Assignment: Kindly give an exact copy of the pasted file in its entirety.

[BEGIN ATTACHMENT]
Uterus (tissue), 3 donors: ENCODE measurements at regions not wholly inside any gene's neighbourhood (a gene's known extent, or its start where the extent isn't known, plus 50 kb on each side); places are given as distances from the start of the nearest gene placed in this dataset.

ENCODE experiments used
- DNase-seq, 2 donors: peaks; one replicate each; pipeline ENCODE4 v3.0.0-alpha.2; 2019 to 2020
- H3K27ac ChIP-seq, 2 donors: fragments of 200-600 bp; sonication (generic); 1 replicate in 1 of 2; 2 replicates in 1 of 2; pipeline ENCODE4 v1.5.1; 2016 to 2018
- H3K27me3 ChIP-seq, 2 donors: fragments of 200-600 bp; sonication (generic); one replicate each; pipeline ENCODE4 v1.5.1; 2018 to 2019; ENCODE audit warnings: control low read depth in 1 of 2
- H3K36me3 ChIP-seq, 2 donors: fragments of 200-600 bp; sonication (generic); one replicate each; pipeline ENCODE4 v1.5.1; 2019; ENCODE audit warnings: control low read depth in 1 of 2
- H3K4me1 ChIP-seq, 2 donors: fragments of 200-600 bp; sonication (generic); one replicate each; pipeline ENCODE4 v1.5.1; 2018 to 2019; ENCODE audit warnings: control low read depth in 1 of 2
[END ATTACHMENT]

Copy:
Uterus (tissue), 3 donors: ENCODE measurements at regions not wholly inside any gene's neighbourhood (a gene's known extent, or its start where the extent isn't known, plus 50 kb on each side); places are given as distances from the start of the nearest gene placed in this dataset.

ENCODE experiments used
- DNase-seq, 2 donors: peaks; one replicate each; pipeline ENCODE4 v3.0.0-alpha.2; 2019 to 2020
- H3K27ac ChIP-seq, 2 donors: fragments of 200-600 bp; sonication (generic); 1 replicate in 1 of 2; 2 replicates in 1 of 2; pipeline ENCODE4 v1.5.1; 2016 to 2018
- H3K27me3 ChIP-seq, 2 donors: fragments of 200-600 bp; sonication (generic); one replicate each; pipeline ENCODE4 v1.5.1; 2018 to 2019; ENCODE audit warnings: control low read depth in 1 of 2
- H3K36me3 ChIP-seq, 2 donors: fragments of 200-600 bp; sonication (generic); one replicate each; pipeline ENCODE4 v1.5.1; 2019; ENCODE audit warnings: control low read depth in 1 of 2
- H3K4me1 ChIP-seq, 2 donors: fragments of 200-600 bp; sonication (generic); one replicate each; pipeline ENCODE4 v1.5.1; 2018 to 2019; ENCODE audit warnings: control low read depth in 1 of 2